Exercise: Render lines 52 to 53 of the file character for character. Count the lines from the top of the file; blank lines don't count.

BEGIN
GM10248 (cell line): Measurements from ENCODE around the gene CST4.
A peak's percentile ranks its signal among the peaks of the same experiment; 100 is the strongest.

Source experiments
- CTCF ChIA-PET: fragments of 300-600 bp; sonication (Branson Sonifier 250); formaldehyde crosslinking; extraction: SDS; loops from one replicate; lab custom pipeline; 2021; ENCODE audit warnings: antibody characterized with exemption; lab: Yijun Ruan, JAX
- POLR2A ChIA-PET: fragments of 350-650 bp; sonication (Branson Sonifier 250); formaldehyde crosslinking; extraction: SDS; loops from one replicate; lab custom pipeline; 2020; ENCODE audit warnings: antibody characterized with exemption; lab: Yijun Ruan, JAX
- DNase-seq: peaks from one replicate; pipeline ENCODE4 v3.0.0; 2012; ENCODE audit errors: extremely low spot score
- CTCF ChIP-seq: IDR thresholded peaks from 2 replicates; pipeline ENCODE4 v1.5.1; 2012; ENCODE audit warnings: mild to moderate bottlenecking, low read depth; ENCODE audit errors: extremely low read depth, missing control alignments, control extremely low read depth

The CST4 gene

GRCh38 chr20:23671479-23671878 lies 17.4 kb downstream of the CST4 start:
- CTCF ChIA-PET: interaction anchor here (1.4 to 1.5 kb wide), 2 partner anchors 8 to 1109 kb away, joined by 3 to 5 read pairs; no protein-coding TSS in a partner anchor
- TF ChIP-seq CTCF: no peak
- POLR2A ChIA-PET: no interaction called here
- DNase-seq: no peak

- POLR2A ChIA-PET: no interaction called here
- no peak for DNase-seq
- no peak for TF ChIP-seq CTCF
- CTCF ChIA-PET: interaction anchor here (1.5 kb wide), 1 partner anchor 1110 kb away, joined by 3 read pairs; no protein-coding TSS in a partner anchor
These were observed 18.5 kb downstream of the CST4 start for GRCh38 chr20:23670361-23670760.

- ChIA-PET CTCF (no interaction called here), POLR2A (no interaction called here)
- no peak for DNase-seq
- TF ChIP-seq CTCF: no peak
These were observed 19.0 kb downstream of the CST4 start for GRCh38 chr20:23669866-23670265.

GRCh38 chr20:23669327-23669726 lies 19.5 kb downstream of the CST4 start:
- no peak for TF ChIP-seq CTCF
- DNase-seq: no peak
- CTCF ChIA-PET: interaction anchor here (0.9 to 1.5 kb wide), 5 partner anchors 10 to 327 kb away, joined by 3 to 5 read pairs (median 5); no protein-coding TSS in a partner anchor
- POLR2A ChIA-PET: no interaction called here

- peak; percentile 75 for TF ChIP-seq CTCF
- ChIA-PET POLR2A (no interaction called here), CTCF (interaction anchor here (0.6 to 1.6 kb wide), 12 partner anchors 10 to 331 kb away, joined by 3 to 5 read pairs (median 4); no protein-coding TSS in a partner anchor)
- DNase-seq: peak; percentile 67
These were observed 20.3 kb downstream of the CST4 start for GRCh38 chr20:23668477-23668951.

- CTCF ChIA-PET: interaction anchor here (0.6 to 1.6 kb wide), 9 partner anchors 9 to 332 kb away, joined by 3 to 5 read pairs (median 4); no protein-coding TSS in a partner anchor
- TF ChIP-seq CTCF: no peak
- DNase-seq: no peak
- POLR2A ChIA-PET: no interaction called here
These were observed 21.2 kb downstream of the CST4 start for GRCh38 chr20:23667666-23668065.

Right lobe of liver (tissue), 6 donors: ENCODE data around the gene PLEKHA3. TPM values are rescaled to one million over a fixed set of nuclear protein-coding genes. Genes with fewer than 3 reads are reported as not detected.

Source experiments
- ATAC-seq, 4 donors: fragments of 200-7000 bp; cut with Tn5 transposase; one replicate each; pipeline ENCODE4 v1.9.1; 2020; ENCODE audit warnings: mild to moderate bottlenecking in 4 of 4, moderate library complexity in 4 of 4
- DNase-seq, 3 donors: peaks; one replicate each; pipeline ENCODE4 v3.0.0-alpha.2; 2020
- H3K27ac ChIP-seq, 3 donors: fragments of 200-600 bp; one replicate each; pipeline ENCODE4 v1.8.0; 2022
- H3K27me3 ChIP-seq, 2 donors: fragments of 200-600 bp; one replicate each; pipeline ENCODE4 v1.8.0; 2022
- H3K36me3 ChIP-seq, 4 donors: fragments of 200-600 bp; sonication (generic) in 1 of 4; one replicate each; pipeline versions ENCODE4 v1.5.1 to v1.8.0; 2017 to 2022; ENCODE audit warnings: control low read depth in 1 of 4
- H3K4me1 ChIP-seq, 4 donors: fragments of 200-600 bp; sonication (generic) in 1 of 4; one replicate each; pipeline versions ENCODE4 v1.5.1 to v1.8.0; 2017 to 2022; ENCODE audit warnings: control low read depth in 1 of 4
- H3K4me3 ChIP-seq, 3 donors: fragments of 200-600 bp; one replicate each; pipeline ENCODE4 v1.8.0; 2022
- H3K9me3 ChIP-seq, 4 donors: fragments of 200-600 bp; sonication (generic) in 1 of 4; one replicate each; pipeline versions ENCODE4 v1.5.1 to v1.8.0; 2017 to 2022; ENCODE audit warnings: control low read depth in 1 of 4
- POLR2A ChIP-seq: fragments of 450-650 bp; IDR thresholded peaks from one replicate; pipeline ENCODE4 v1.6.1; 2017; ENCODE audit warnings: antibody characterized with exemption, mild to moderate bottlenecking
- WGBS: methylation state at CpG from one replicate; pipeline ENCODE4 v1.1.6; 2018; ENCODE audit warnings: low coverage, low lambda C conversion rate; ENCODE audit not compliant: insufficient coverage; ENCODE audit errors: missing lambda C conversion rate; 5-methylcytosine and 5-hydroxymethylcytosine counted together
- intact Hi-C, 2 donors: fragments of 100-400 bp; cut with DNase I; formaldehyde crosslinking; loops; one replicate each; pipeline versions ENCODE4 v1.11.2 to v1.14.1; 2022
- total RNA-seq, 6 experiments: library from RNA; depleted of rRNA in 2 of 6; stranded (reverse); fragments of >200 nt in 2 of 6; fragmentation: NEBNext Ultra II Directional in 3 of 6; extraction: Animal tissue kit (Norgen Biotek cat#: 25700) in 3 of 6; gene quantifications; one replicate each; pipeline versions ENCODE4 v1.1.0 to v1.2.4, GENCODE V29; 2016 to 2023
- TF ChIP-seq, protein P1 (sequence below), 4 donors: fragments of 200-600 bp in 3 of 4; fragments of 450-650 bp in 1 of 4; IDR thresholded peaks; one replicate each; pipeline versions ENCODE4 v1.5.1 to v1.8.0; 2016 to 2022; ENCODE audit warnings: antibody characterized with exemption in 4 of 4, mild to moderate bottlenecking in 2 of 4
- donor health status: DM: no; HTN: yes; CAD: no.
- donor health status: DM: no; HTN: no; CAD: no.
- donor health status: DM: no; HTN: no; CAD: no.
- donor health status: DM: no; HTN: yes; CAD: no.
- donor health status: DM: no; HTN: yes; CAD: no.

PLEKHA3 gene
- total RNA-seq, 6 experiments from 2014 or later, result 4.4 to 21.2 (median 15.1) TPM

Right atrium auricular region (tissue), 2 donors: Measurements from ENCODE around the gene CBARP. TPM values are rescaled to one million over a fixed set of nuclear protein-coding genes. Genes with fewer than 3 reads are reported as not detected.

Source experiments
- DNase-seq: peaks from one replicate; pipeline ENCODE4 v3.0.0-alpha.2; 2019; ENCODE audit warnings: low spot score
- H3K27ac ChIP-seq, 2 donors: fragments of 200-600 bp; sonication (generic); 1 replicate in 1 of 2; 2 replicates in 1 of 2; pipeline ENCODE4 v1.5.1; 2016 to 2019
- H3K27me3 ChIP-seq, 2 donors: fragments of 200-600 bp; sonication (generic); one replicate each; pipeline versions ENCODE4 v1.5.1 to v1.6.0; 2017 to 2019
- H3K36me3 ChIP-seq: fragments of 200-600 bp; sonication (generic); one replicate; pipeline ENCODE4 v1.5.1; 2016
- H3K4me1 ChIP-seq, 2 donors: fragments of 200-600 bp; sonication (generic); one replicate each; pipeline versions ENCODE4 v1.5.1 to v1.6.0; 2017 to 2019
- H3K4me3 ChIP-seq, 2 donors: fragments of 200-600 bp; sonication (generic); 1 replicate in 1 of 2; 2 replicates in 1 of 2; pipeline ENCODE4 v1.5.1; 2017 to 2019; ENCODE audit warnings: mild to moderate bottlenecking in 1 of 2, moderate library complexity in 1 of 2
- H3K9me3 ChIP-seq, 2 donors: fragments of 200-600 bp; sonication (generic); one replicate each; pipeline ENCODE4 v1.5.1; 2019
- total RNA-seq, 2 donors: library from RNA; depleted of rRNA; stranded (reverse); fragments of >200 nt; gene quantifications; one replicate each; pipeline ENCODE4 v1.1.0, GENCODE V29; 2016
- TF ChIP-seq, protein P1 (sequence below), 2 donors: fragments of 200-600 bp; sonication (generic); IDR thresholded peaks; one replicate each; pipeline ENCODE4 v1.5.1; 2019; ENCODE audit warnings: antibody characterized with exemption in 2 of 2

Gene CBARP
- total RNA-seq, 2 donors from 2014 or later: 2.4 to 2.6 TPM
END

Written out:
- donor health status: DM: no; HTN: yes; CAD: no.
- donor health status: DM: no; HTN: no; CAD: no.